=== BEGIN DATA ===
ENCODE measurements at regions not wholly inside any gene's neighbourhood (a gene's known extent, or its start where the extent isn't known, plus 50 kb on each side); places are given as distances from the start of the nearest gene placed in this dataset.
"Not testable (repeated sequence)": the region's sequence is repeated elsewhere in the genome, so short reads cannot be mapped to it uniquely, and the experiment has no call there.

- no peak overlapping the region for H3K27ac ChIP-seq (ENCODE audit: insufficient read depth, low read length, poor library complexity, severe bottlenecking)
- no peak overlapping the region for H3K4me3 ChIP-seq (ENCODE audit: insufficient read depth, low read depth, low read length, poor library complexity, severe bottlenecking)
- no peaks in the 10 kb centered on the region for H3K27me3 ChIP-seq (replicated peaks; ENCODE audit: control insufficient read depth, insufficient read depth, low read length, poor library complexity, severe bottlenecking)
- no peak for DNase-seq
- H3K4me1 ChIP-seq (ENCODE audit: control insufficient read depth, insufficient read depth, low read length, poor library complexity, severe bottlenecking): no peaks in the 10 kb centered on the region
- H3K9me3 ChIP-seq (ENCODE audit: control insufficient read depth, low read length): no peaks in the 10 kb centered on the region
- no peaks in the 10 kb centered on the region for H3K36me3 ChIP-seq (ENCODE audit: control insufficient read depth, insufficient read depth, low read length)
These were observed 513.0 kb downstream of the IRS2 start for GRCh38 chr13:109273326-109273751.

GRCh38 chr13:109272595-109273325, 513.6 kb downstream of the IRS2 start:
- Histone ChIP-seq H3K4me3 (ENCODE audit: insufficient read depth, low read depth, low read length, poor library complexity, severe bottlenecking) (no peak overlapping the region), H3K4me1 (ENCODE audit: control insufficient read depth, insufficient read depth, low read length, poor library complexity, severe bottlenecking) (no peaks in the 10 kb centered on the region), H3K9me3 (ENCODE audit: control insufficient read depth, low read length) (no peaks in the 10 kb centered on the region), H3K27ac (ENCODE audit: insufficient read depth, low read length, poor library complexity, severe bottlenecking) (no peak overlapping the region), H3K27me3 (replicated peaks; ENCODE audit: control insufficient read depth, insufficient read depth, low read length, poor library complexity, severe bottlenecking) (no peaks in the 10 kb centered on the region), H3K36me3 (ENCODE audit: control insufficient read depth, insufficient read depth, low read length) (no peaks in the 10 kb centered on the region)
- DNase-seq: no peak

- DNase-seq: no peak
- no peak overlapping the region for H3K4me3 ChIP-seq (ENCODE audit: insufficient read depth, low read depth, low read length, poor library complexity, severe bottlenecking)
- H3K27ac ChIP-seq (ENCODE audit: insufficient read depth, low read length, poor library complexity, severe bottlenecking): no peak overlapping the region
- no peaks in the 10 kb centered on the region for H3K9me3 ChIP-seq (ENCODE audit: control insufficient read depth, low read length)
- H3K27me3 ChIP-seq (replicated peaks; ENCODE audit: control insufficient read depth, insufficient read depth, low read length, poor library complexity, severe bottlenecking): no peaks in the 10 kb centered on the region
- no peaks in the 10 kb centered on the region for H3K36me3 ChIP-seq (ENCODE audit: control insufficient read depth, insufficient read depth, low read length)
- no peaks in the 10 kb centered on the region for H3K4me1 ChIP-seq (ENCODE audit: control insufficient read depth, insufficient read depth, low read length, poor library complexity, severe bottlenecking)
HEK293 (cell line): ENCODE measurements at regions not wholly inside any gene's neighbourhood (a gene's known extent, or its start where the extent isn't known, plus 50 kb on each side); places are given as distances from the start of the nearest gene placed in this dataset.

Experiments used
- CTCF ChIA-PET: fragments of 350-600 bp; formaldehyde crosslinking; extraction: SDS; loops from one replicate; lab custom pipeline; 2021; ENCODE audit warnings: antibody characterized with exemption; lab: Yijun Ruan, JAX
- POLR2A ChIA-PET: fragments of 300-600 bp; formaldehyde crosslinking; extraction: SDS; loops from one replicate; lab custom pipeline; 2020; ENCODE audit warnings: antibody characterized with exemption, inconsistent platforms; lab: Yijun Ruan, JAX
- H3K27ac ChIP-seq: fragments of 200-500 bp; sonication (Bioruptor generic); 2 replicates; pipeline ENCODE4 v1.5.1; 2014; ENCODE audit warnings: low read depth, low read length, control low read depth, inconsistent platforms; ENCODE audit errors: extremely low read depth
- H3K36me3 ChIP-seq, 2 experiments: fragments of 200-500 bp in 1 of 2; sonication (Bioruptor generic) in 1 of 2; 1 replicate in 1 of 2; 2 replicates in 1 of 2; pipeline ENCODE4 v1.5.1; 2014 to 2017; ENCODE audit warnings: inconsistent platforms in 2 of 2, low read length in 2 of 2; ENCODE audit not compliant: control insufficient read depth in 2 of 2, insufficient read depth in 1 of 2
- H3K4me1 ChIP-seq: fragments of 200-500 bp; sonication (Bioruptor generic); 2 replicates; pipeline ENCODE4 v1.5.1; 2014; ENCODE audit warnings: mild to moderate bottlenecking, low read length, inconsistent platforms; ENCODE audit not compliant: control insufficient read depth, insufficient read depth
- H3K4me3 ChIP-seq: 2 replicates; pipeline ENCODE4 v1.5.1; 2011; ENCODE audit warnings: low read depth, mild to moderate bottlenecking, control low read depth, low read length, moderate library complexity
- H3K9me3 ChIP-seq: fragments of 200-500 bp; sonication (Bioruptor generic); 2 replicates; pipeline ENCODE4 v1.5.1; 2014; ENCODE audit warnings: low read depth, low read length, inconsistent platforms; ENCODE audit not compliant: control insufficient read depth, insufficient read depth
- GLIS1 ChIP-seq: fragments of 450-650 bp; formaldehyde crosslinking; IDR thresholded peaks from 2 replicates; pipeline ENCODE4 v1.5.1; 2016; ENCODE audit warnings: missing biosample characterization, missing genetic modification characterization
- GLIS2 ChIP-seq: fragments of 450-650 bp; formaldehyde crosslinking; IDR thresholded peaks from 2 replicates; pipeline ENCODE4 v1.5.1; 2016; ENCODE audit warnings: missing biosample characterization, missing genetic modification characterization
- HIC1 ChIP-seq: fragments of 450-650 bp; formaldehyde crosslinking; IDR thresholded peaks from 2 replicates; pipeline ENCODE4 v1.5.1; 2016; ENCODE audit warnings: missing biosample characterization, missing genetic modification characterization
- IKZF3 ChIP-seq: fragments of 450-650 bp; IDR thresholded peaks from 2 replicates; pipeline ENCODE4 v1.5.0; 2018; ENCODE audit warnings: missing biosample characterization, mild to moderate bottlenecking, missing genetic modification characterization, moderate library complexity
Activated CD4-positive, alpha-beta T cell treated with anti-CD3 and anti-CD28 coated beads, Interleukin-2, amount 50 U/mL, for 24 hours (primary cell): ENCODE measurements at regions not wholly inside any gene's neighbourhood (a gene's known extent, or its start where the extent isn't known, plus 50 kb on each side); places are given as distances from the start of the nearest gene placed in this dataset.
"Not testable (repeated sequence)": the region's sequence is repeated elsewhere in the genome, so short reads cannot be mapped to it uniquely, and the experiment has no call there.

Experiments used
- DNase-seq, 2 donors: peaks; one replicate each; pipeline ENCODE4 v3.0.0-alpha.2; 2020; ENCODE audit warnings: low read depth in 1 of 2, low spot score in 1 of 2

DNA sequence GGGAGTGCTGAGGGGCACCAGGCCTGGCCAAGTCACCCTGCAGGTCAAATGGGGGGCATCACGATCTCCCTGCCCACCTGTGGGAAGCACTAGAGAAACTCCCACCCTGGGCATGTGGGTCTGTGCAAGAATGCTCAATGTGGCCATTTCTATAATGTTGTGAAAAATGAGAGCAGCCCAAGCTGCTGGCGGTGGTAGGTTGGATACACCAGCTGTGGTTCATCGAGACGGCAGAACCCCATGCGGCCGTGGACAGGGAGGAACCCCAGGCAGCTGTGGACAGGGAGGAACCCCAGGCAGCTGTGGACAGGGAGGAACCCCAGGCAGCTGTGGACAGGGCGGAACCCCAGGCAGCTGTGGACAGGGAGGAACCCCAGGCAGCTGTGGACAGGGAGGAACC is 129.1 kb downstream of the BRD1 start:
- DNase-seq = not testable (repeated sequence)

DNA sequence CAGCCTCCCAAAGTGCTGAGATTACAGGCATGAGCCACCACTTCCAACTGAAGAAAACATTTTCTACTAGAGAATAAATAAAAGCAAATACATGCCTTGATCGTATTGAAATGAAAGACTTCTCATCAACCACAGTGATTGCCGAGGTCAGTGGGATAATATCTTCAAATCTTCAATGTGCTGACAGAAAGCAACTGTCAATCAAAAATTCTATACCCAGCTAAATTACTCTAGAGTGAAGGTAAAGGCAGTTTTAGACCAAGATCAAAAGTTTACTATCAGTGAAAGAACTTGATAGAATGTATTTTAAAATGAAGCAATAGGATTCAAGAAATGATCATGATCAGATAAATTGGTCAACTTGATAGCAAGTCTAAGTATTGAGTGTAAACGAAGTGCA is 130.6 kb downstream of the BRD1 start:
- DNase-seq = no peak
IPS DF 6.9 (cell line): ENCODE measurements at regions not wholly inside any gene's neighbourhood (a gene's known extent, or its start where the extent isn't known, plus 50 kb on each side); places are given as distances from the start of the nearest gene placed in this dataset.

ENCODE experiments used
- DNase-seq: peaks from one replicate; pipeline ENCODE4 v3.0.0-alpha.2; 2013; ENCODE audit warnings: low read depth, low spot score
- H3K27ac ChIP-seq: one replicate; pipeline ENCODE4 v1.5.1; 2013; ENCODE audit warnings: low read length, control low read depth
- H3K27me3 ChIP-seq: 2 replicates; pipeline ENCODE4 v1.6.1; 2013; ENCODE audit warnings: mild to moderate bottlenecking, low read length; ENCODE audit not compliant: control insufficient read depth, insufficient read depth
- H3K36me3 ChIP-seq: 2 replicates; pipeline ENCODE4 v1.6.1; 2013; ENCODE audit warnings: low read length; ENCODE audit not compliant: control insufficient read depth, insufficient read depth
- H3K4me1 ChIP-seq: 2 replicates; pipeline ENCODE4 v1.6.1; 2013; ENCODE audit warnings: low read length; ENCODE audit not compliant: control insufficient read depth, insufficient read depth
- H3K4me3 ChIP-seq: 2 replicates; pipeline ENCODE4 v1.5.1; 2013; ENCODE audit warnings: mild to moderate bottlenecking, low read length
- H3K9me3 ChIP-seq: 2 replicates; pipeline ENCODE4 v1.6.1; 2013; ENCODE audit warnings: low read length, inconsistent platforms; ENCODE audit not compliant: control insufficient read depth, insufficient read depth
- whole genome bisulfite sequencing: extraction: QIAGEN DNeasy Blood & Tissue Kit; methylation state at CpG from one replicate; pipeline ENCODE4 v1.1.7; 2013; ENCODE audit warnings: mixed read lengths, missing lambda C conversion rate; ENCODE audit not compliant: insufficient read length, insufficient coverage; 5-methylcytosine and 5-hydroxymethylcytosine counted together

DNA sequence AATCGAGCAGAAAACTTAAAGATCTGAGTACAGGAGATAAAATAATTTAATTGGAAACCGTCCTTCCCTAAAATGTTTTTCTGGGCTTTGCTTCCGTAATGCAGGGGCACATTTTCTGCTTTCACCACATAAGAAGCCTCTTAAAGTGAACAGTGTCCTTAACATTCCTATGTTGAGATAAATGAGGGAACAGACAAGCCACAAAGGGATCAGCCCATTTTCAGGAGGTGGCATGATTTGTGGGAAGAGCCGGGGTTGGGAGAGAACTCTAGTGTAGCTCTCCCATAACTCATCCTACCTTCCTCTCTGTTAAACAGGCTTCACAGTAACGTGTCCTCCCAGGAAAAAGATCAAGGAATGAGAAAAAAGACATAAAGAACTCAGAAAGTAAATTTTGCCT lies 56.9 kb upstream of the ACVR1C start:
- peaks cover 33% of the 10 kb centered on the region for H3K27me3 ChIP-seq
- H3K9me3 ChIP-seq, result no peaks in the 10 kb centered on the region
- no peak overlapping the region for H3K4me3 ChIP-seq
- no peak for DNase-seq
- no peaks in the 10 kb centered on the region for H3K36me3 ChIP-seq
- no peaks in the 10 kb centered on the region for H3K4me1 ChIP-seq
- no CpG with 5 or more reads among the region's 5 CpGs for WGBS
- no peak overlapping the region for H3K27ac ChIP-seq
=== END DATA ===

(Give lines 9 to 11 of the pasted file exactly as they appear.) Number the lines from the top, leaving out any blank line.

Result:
- no peaks in the 10 kb centered on the region for H3K36me3 ChIP-seq (ENCODE audit: control insufficient read depth, insufficient read depth, low read length)
These were observed 513.0 kb downstream of the IRS2 start for GRCh38 chr13:109273326-109273751.

GRCh38 chr13:109272595-109273325, 513.6 kb downstream of the IRS2 start: